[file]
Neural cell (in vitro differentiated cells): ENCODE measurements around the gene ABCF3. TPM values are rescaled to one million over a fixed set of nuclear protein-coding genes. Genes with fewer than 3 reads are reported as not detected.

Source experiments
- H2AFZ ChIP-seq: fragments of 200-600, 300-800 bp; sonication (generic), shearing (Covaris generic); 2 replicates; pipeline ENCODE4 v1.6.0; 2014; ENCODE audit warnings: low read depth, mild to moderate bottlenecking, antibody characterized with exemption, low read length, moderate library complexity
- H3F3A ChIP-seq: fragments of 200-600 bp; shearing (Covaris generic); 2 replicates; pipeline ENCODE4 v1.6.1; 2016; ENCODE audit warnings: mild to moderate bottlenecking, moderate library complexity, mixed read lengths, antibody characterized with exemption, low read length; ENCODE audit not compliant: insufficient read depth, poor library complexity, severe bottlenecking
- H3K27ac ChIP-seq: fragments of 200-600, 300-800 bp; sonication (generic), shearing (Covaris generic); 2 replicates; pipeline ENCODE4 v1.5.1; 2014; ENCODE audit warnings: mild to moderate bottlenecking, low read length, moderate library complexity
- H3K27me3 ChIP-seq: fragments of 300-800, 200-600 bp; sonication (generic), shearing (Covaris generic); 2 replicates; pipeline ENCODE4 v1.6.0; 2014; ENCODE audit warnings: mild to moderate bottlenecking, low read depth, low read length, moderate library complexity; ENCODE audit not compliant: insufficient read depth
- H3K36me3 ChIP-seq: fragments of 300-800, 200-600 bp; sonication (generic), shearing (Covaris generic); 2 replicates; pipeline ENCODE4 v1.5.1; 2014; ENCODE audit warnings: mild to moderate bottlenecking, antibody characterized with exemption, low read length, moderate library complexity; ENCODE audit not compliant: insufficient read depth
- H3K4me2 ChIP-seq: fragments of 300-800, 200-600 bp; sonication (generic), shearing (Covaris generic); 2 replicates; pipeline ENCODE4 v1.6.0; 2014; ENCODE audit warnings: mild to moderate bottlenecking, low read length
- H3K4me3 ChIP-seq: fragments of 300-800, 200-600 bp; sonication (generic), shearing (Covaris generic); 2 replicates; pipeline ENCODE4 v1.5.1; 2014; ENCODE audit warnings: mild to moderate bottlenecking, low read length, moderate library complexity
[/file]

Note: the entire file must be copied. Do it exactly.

Neural cell (in vitro differentiated cells): ENCODE measurements around the gene ABCF3. TPM values are rescaled to one million over a fixed set of nuclear protein-coding genes. Genes with fewer than 3 reads are reported as not detected.

Source experiments
- H2AFZ ChIP-seq: fragments of 200-600, 300-800 bp; sonication (generic), shearing (Covaris generic); 2 replicates; pipeline ENCODE4 v1.6.0; 2014; ENCODE audit warnings: low read depth, mild to moderate bottlenecking, antibody characterized with exemption, low read length, moderate library complexity
- H3F3A ChIP-seq: fragments of 200-600 bp; shearing (Covaris generic); 2 replicates; pipeline ENCODE4 v1.6.1; 2016; ENCODE audit warnings: mild to moderate bottlenecking, moderate library complexity, mixed read lengths, antibody characterized with exemption, low read length; ENCODE audit not compliant: insufficient read depth, poor library complexity, severe bottlenecking
- H3K27ac ChIP-seq: fragments of 200-600, 300-800 bp; sonication (generic), shearing (Covaris generic); 2 replicates; pipeline ENCODE4 v1.5.1; 2014; ENCODE audit warnings: mild to moderate bottlenecking, low read length, moderate library complexity
- H3K27me3 ChIP-seq: fragments of 300-800, 200-600 bp; sonication (generic), shearing (Covaris generic); 2 replicates; pipeline ENCODE4 v1.6.0; 2014; ENCODE audit warnings: mild to moderate bottlenecking, low read depth, low read length, moderate library complexity; ENCODE audit not compliant: insufficient read depth
- H3K36me3 ChIP-seq: fragments of 300-800, 200-600 bp; sonication (generic), shearing (Covaris generic); 2 replicates; pipeline ENCODE4 v1.5.1; 2014; ENCODE audit warnings: mild to moderate bottlenecking, antibody characterized with exemption, low read length, moderate library complexity; ENCODE audit not compliant: insufficient read depth
- H3K4me2 ChIP-seq: fragments of 300-800, 200-600 bp; sonication (generic), shearing (Covaris generic); 2 replicates; pipeline ENCODE4 v1.6.0; 2014; ENCODE audit warnings: mild to moderate bottlenecking, low read length
- H3K4me3 ChIP-seq: fragments of 300-800, 200-600 bp; sonication (generic), shearing (Covaris generic); 2 replicates; pipeline ENCODE4 v1.5.1; 2014; ENCODE audit warnings: mild to moderate bottlenecking, low read length, moderate library complexity